New audiences mean new opportunities
4imprint’s customer, a convention and visitors bureau (CVB), knew it had a good thing going. With beautiful countryside and breathtaking panoramas the scenery made marketing to tourists easy. But CVB staff knew they could go even further by doing things a little differently, so they took steps to make that happen.
Over the last two years, the CVB team identified new tourism audiences. By playing on the geography and community’s existing strengths, they considered a wider range of possibilities than ever before. You’ve probably heard of Harley-Davidson® or Indian® motorcycle rallies, but what about mountain bike rallies with names like Rocky Mountain and Devinci®? This CVB team used the mountains in their backyard for more than sightseeing and created an opportunity to enhance their community’s tourism through niche audience development.
It’s about doing things differently and realizing that there are likely audiences your organization is overlooking. Ferret them out, and begin to market to them. Here are some possible ideas for doing just that:
Play up strengths
Identify your assets. Take inventory of what you do well and everything you have to offer. Don’t just say, “We make a quality product.” Be specific as to why and how those assets make your company unique.
Isolate each opportunity
Next, analyze each asset and brainstorm possible audiences that meld with those assets you’ve identified. Try to not eliminate audiences or possibilities at this stage, and especially avoid saying, “It can’t be done.”
The Wii® gaming system is another great story featuring untapped markets. The gaming industry was so accustomed to targeting teens and young males, it dismissed all the other possible gamer audiences. Wii staff saw an opportunity to capture those missed audiences—such as families and senior citizens—creating an international sensation.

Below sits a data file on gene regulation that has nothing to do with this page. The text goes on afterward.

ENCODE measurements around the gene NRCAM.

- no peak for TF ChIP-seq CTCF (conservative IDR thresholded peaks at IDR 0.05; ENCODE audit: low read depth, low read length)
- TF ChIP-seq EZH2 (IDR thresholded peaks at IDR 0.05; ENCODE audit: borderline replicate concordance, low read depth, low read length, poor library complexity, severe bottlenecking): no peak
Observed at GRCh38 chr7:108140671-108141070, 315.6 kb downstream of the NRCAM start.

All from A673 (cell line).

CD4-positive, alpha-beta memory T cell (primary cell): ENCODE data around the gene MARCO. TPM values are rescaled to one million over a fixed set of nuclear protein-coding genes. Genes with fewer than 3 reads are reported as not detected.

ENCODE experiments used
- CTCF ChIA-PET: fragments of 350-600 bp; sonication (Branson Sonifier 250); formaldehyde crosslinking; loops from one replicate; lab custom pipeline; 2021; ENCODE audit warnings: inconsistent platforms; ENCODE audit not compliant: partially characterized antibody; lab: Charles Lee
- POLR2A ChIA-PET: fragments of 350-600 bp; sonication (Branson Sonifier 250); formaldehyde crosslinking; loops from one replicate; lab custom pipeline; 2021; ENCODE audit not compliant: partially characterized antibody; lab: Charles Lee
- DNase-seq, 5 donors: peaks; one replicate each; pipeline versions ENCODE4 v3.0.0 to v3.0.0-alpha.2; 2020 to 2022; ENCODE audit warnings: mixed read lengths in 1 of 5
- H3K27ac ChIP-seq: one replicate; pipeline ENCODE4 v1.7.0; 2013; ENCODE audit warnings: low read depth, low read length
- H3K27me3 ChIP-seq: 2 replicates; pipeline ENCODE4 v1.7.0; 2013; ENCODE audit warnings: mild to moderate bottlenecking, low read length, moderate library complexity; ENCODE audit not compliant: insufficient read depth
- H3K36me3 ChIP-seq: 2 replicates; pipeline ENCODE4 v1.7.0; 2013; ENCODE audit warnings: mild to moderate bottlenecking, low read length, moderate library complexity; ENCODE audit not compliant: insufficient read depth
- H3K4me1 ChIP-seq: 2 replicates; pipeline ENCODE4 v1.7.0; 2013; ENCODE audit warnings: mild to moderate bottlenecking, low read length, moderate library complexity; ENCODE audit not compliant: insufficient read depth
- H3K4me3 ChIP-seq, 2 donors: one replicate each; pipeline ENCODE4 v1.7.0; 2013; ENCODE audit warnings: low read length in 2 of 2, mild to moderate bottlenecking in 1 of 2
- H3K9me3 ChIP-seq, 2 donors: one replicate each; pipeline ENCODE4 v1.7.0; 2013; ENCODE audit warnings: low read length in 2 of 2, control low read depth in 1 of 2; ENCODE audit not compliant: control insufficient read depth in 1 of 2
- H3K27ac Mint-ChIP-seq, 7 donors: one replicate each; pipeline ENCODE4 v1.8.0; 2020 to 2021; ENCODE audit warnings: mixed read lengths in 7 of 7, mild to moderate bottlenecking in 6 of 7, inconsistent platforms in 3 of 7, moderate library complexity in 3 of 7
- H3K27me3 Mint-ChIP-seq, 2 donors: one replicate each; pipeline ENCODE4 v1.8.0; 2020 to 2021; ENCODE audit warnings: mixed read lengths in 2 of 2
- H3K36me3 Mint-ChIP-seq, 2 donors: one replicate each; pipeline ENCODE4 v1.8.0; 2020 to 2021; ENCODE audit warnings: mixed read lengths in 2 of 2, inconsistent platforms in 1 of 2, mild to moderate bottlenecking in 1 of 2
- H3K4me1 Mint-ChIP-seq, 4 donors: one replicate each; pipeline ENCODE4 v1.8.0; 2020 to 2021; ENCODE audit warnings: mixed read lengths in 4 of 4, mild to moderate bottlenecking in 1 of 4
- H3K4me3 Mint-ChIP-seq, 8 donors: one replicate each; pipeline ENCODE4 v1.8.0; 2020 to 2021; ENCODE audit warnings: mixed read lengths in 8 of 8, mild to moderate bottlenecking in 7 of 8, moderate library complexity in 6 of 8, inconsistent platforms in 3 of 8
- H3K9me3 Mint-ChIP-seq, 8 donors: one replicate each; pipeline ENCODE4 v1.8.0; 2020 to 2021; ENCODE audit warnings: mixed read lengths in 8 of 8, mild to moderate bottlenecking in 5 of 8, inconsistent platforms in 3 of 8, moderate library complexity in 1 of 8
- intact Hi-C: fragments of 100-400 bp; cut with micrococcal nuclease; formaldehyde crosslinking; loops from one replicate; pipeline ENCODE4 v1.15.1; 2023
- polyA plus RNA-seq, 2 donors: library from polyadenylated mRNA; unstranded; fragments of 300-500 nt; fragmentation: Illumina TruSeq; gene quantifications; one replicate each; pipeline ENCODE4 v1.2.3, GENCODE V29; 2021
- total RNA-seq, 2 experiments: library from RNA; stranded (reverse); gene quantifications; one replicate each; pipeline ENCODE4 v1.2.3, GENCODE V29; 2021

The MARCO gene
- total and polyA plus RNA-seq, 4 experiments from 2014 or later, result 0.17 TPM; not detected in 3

Do your research
You’ll likely need to research industries and business markets outside of your normal range to find the associations you are seeking. Question everything, and then don’t assume the answers. Find them!
Ask your customers what they think. Then, thank them for their time by giving them Tool Pen Kits, which can be mailed with surveys, or Roadster Gift Sets if you interviewed them in person.
Market the heck out of it
Because it’s a new audience, they don’t know you. You’re a newcomer to their scene and need to make a splash to get the word out.
If it’s mountain bikers, buying ads in mountain bike magazines and giving away bike bottles makes sense. If it’s electrical engineers, the IEEE (Institute of Electrical and Electronics Engineers) conference and logo’d USB drives are good ideas. Want to target dog lovers? Sponsor the Canadian Kennel Club, and supply local veterinarians with Scoop-it™ Bowls they can hand out to their customers.
No matter who your new audience is, the right marketing plan will do the trick. When doing things a new way, you will have identified, researched and targeted your new audiences. And just like the CVB, you, too, will have something to rally about!